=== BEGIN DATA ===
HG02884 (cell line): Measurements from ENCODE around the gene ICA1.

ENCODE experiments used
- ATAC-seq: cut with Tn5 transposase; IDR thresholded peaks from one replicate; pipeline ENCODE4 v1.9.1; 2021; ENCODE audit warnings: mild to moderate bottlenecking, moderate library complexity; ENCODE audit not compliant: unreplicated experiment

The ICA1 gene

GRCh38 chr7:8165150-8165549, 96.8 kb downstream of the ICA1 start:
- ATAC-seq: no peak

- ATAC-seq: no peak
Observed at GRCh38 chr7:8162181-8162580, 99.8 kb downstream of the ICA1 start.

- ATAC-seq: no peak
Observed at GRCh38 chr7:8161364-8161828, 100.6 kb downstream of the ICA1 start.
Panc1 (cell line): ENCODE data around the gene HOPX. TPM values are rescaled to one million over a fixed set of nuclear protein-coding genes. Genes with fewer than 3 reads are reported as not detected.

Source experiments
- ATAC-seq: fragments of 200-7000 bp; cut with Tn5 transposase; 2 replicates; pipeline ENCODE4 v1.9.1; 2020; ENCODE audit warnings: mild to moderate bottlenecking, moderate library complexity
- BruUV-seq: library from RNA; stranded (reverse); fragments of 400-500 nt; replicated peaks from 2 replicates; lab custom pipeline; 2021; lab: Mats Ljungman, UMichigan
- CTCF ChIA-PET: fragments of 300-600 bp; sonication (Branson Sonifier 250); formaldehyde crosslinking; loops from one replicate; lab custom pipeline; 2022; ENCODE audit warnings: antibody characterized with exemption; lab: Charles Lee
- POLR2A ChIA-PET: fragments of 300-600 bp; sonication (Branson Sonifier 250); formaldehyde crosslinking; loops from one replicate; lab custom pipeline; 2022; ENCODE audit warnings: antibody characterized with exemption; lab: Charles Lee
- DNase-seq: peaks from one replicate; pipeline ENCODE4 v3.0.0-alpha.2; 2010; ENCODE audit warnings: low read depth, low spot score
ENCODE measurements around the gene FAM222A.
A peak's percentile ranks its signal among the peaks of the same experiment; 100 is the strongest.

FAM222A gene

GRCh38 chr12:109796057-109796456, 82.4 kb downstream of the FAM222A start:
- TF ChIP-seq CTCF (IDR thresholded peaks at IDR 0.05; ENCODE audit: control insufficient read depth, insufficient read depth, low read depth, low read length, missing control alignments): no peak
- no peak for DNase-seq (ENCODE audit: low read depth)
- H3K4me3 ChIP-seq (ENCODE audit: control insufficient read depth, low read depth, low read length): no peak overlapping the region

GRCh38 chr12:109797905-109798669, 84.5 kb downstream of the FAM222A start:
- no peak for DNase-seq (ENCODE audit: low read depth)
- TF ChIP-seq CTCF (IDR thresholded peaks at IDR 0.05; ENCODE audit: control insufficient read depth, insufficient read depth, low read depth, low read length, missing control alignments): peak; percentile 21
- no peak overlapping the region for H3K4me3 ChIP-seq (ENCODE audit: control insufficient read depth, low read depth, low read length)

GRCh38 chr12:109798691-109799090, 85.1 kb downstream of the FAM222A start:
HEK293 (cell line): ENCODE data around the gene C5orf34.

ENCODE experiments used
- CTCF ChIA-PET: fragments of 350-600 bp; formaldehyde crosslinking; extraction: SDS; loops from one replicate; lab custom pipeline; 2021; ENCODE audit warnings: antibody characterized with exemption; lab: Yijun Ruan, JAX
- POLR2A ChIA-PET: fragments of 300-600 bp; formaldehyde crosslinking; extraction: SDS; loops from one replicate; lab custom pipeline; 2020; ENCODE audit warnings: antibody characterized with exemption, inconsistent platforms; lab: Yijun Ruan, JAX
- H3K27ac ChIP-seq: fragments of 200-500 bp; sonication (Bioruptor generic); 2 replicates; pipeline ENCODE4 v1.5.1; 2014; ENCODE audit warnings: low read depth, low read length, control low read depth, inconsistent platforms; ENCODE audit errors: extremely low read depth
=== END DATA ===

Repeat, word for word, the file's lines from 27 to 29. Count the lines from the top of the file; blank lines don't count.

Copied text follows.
- TF ChIP-seq CTCF (IDR thresholded peaks at IDR 0.05; ENCODE audit: control insufficient read depth, insufficient read depth, low read depth, low read length, missing control alignments): peak; percentile 21
- no peak overlapping the region for H3K4me3 ChIP-seq (ENCODE audit: control insufficient read depth, low read depth, low read length)

GRCh38 chr12:109798691-109799090, 85.1 kb downstream of the FAM222A start: